Day One, 1963
The September of my seventeenth year, devastated by separation from Anna Rose and the events that had tied us together, I found myself morose, looking smack into the face of another year in the asylum we called high school, daring anything or anyone to offer me peace of mind. All these people had spent the summer diddling around their back yards smoking cigarettes. I don’t know how I made it through the first day.
Looking ahead to nine months of purgatory, which they’d probably make me read about, I stumbled into history class where I tried to make conversation with the boy next to me. A book slammed into the side of my head. Mr. Nobson stood over me, glaring. “If you talk, it will be about history, and it will be to me! Understood?”
“Sir, yes sir,” I said. “There’s no need for violence.”
That was my ticket to the Principal’s office. Mr. Nobson believed in cracking down real hard on the first day, so everyone would know he was a miserable asshole, and would respect him as such.
The Principal, Mr. Binelli, scratched his head. “Boy, that didn’t take long, did it?”
“No, sir,” I said. “I guess I was out of line when I pleaded for mercy. But look, my glasses cut my ear. That book hurt.”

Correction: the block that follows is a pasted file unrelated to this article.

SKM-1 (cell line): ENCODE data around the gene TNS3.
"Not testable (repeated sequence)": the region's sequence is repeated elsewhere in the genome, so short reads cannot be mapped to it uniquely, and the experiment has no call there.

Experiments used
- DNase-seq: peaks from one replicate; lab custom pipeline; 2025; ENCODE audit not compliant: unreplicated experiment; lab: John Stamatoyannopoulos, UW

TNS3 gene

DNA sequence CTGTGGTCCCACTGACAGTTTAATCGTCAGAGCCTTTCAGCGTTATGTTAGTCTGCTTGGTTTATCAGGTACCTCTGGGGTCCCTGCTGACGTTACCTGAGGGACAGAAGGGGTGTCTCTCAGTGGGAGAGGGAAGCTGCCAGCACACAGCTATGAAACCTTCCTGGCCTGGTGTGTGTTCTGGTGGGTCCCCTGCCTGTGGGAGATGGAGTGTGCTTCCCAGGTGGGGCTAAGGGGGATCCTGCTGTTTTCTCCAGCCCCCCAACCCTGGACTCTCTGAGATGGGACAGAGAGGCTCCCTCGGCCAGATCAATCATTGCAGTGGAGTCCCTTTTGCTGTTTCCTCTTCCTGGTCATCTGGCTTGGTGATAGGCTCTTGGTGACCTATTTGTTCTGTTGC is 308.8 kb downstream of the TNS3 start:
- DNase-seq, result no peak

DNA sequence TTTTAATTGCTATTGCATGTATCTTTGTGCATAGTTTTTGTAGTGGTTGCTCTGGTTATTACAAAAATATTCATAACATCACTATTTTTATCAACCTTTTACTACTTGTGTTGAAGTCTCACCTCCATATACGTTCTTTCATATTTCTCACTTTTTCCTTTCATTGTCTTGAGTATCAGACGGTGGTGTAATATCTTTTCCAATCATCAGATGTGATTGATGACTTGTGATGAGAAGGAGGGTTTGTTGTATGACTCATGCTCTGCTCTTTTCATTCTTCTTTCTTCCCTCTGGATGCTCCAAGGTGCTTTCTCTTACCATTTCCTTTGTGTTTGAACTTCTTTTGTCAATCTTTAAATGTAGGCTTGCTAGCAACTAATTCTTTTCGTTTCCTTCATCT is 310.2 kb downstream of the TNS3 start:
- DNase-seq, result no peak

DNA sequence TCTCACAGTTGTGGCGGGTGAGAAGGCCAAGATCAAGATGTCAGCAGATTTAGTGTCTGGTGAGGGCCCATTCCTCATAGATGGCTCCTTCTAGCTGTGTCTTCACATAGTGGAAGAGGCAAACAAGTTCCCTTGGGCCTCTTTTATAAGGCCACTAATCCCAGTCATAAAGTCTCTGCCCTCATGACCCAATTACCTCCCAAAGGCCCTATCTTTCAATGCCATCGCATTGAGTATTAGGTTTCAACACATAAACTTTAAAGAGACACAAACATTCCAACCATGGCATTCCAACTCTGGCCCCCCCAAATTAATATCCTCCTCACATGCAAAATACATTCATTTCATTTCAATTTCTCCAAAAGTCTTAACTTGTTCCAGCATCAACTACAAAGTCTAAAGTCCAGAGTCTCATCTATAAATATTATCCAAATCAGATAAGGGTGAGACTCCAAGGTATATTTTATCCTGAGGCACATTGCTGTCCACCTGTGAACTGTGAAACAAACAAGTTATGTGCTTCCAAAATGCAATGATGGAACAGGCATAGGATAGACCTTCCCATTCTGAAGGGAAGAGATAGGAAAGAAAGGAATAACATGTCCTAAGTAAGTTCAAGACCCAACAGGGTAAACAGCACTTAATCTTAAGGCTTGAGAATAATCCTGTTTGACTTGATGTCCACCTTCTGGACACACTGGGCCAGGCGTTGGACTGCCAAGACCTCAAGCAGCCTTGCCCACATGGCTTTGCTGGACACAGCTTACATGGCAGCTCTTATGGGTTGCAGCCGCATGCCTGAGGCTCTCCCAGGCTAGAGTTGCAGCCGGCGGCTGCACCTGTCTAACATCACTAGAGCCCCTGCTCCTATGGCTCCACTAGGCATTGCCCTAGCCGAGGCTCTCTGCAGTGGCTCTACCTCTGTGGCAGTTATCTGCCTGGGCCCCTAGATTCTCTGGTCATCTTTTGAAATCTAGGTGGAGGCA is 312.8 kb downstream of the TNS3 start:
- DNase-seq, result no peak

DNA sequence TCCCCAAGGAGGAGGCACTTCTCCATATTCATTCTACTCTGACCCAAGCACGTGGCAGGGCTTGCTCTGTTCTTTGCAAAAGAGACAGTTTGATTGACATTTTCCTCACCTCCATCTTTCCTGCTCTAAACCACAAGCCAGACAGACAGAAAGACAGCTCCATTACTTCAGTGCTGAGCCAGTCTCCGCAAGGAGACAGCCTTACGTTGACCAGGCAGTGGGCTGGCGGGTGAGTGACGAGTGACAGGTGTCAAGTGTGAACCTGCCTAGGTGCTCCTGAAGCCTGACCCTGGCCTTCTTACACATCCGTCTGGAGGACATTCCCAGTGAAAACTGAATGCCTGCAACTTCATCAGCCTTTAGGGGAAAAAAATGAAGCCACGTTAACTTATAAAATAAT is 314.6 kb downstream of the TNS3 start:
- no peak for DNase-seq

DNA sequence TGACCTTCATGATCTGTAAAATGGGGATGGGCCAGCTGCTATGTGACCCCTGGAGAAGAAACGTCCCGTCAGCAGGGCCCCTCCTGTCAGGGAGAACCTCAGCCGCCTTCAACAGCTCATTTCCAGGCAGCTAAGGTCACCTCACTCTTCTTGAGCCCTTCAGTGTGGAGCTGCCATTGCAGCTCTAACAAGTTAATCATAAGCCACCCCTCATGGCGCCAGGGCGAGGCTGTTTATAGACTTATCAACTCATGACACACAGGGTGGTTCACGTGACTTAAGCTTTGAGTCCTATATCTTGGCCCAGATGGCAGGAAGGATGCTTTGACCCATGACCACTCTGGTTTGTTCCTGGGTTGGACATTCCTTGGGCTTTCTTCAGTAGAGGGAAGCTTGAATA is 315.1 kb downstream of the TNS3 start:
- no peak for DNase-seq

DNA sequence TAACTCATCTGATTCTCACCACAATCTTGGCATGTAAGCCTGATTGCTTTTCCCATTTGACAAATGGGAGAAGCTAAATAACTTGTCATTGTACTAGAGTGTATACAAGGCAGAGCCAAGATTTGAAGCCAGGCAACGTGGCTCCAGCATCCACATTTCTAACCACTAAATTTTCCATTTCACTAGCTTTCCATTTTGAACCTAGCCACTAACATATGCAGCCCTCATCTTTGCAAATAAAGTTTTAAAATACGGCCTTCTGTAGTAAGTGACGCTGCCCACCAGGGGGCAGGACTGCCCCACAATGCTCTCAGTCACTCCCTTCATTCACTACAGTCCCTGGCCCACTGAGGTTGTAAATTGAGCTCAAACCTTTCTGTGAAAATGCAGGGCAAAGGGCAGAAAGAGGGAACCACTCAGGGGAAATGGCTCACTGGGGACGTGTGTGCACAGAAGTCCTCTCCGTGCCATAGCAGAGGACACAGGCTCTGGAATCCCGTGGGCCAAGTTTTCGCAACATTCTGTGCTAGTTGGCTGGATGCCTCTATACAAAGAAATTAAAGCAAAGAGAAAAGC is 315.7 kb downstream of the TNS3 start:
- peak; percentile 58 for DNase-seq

“What kind of thorn have you got in your butt? Help me out.”
“I don’t know. I just hate school really bad.”
“The people? Or the institution?”
“I’ll have to call your mom. Any time someone comes in here within twenty minutes on the first day, I call home. Sometimes we can get an attitude adjustment.”
“It’ll take more than that. I think I need brain surgery,” I said. “I hate everything.”
“No you don’t. You just have to identify a few dreams to live for. I’m here to help you, if you will let me. You can get through this.”
“No, I can’t. I’m hopeless.”
“How’d you spend the summer? It’s not about a broken heart, is it?”
“I don’t want to talk about it.”
“Well, you’ll have to talk to someone. Looks like you’re driving with the brake on here.”
“Not really. I’m pretty much parked.” It was a bad start.
When Binelli released me, after history, I went to Spanish Four class, which was a mix of kids of different ages, depending on their experience and language ability. A couple of dumb senior classmates, who should have been in Spanish Two, sat in the back, where I had to sit also because all the other chairs were taken. But the back seemed like the appropriate place for me. Continue reading “Recent Novel, Chapter One”